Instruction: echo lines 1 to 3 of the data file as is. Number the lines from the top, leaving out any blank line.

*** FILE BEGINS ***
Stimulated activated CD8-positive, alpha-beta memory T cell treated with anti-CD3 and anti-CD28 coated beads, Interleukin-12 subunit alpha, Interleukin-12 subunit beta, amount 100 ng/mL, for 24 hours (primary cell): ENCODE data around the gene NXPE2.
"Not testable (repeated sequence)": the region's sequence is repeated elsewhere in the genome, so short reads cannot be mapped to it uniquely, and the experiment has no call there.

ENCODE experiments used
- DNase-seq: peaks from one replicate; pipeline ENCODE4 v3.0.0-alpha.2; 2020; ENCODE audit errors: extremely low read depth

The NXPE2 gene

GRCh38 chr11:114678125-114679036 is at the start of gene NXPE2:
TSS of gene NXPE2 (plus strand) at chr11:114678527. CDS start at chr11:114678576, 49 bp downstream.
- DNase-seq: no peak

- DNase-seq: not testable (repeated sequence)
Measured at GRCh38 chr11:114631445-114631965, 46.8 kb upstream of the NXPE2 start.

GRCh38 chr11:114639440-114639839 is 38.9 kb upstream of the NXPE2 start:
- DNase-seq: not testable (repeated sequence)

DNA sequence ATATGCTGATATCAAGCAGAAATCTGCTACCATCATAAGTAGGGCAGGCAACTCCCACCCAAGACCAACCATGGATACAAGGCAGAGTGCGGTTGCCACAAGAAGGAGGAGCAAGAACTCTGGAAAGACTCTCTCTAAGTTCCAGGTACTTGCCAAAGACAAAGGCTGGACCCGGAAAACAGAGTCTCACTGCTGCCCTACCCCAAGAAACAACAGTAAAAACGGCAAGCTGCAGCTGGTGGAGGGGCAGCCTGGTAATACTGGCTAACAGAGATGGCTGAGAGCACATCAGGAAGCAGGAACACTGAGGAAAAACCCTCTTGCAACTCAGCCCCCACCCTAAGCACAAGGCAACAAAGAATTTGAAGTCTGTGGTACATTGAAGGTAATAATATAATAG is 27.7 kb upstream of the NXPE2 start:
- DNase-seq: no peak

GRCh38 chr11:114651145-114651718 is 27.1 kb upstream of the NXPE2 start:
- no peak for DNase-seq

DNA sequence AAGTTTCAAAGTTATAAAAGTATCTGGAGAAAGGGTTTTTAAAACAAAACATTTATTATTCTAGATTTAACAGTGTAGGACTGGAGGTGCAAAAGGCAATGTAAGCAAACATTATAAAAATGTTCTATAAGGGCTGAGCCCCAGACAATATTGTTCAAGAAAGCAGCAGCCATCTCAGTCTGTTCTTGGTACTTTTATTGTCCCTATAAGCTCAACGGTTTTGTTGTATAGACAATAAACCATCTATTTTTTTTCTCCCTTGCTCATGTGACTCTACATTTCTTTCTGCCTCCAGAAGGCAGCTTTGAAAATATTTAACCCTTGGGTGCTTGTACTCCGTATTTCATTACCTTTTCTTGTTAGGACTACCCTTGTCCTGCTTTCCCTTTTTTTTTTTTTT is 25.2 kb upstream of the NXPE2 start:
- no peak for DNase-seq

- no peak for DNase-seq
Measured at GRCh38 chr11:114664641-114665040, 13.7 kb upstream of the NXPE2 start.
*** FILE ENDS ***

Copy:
Stimulated activated CD8-positive, alpha-beta memory T cell treated with anti-CD3 and anti-CD28 coated beads, Interleukin-12 subunit alpha, Interleukin-12 subunit beta, amount 100 ng/mL, for 24 hours (primary cell): ENCODE data around the gene NXPE2.
"Not testable (repeated sequence)": the region's sequence is repeated elsewhere in the genome, so short reads cannot be mapped to it uniquely, and the experiment has no call there.

ENCODE experiments used